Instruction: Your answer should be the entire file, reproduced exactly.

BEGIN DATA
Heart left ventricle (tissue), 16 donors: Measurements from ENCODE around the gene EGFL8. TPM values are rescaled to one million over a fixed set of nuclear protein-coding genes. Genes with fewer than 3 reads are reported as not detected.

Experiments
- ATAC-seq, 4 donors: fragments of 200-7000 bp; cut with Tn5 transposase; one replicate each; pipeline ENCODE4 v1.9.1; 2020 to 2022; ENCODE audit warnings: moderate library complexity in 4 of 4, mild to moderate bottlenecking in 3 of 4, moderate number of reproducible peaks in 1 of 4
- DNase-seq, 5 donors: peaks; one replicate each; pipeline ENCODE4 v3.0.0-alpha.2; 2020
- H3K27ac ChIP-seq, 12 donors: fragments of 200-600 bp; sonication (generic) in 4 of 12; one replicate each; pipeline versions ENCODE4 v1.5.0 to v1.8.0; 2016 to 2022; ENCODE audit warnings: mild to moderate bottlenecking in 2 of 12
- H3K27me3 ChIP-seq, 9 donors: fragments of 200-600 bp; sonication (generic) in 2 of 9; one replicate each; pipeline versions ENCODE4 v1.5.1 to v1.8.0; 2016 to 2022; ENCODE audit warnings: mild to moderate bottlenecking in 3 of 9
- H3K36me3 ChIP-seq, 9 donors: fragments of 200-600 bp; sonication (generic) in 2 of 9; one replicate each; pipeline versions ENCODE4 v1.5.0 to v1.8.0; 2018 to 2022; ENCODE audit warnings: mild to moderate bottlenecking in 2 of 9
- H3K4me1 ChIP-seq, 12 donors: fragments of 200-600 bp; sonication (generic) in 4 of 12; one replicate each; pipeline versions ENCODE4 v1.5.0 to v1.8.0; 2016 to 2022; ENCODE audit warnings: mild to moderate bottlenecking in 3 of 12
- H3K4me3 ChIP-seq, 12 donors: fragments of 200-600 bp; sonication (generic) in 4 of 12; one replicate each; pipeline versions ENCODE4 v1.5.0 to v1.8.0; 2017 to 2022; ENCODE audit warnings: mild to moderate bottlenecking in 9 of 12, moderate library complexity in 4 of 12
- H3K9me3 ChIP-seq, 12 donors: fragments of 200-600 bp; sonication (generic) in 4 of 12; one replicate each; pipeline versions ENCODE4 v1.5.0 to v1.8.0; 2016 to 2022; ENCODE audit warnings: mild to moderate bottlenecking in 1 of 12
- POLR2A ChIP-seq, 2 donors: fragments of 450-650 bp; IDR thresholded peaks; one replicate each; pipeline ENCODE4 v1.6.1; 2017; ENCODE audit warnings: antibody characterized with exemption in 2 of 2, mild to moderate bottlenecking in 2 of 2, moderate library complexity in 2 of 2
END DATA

Heart left ventricle (tissue), 16 donors: Measurements from ENCODE around the gene EGFL8. TPM values are rescaled to one million over a fixed set of nuclear protein-coding genes. Genes with fewer than 3 reads are reported as not detected.

Experiments
- ATAC-seq, 4 donors: fragments of 200-7000 bp; cut with Tn5 transposase; one replicate each; pipeline ENCODE4 v1.9.1; 2020 to 2022; ENCODE audit warnings: moderate library complexity in 4 of 4, mild to moderate bottlenecking in 3 of 4, moderate number of reproducible peaks in 1 of 4
- DNase-seq, 5 donors: peaks; one replicate each; pipeline ENCODE4 v3.0.0-alpha.2; 2020
- H3K27ac ChIP-seq, 12 donors: fragments of 200-600 bp; sonication (generic) in 4 of 12; one replicate each; pipeline versions ENCODE4 v1.5.0 to v1.8.0; 2016 to 2022; ENCODE audit warnings: mild to moderate bottlenecking in 2 of 12
- H3K27me3 ChIP-seq, 9 donors: fragments of 200-600 bp; sonication (generic) in 2 of 9; one replicate each; pipeline versions ENCODE4 v1.5.1 to v1.8.0; 2016 to 2022; ENCODE audit warnings: mild to moderate bottlenecking in 3 of 9
- H3K36me3 ChIP-seq, 9 donors: fragments of 200-600 bp; sonication (generic) in 2 of 9; one replicate each; pipeline versions ENCODE4 v1.5.0 to v1.8.0; 2018 to 2022; ENCODE audit warnings: mild to moderate bottlenecking in 2 of 9
- H3K4me1 ChIP-seq, 12 donors: fragments of 200-600 bp; sonication (generic) in 4 of 12; one replicate each; pipeline versions ENCODE4 v1.5.0 to v1.8.0; 2016 to 2022; ENCODE audit warnings: mild to moderate bottlenecking in 3 of 12
- H3K4me3 ChIP-seq, 12 donors: fragments of 200-600 bp; sonication (generic) in 4 of 12; one replicate each; pipeline versions ENCODE4 v1.5.0 to v1.8.0; 2017 to 2022; ENCODE audit warnings: mild to moderate bottlenecking in 9 of 12, moderate library complexity in 4 of 12
- H3K9me3 ChIP-seq, 12 donors: fragments of 200-600 bp; sonication (generic) in 4 of 12; one replicate each; pipeline versions ENCODE4 v1.5.0 to v1.8.0; 2016 to 2022; ENCODE audit warnings: mild to moderate bottlenecking in 1 of 12
- POLR2A ChIP-seq, 2 donors: fragments of 450-650 bp; IDR thresholded peaks; one replicate each; pipeline ENCODE4 v1.6.1; 2017; ENCODE audit warnings: antibody characterized with exemption in 2 of 2, mild to moderate bottlenecking in 2 of 2, moderate library complexity in 2 of 2